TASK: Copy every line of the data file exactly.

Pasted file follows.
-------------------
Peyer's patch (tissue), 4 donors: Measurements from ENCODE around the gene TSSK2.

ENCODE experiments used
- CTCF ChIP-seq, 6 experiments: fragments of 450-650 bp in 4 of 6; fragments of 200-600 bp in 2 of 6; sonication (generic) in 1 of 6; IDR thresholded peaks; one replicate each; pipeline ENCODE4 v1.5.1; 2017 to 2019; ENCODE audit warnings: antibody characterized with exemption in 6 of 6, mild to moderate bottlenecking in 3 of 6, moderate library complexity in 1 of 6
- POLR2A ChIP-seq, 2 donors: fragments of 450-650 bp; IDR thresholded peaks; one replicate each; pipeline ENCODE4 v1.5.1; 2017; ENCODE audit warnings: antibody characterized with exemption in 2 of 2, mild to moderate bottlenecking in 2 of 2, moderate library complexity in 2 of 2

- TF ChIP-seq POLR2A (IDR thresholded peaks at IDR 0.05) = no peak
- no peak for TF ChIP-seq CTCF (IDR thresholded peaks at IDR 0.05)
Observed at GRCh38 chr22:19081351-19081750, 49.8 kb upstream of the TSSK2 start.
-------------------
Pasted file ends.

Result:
Peyer's patch (tissue), 4 donors: Measurements from ENCODE around the gene TSSK2.

ENCODE experiments used
- CTCF ChIP-seq, 6 experiments: fragments of 450-650 bp in 4 of 6; fragments of 200-600 bp in 2 of 6; sonication (generic) in 1 of 6; IDR thresholded peaks; one replicate each; pipeline ENCODE4 v1.5.1; 2017 to 2019; ENCODE audit warnings: antibody characterized with exemption in 6 of 6, mild to moderate bottlenecking in 3 of 6, moderate library complexity in 1 of 6
- POLR2A ChIP-seq, 2 donors: fragments of 450-650 bp; IDR thresholded peaks; one replicate each; pipeline ENCODE4 v1.5.1; 2017; ENCODE audit warnings: antibody characterized with exemption in 2 of 2, mild to moderate bottlenecking in 2 of 2, moderate library complexity in 2 of 2

- TF ChIP-seq POLR2A (IDR thresholded peaks at IDR 0.05) = no peak
- no peak for TF ChIP-seq CTCF (IDR thresholded peaks at IDR 0.05)
Observed at GRCh38 chr22:19081351-19081750, 49.8 kb upstream of the TSSK2 start.